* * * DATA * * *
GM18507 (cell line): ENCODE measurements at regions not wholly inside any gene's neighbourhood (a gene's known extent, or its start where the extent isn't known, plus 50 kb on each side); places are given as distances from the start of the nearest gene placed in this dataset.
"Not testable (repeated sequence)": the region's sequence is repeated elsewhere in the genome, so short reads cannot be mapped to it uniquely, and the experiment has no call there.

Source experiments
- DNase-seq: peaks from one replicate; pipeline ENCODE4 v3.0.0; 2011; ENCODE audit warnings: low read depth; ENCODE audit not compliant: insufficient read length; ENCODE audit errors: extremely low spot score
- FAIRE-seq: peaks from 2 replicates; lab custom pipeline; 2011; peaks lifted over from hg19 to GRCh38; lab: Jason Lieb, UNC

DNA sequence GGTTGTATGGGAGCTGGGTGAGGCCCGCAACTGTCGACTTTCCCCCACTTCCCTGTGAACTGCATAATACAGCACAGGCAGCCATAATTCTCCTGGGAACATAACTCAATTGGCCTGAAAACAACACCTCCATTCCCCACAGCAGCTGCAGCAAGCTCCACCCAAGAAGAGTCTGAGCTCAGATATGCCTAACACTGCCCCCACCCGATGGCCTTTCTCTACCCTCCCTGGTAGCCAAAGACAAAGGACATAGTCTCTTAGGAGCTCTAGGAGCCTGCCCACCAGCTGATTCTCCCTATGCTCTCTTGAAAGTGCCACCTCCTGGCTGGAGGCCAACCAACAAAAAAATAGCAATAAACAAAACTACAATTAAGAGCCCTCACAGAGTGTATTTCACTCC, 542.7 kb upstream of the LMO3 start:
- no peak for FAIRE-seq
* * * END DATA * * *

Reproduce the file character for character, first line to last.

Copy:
GM18507 (cell line): ENCODE measurements at regions not wholly inside any gene's neighbourhood (a gene's known extent, or its start where the extent isn't known, plus 50 kb on each side); places are given as distances from the start of the nearest gene placed in this dataset.
"Not testable (repeated sequence)": the region's sequence is repeated elsewhere in the genome, so short reads cannot be mapped to it uniquely, and the experiment has no call there.

Source experiments
- DNase-seq: peaks from one replicate; pipeline ENCODE4 v3.0.0; 2011; ENCODE audit warnings: low read depth; ENCODE audit not compliant: insufficient read length; ENCODE audit errors: extremely low spot score
- FAIRE-seq: peaks from 2 replicates; lab custom pipeline; 2011; peaks lifted over from hg19 to GRCh38; lab: Jason Lieb, UNC

DNA sequence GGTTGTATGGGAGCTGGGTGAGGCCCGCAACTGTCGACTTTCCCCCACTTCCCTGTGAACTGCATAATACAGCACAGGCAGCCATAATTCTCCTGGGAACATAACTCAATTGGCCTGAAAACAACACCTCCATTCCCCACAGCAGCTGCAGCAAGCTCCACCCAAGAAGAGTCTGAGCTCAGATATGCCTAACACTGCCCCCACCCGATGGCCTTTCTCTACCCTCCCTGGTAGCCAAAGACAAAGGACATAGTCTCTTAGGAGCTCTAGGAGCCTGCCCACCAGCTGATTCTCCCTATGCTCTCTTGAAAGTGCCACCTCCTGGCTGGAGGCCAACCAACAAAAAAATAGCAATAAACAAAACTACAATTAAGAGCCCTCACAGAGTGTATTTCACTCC, 542.7 kb upstream of the LMO3 start:
- no peak for FAIRE-seq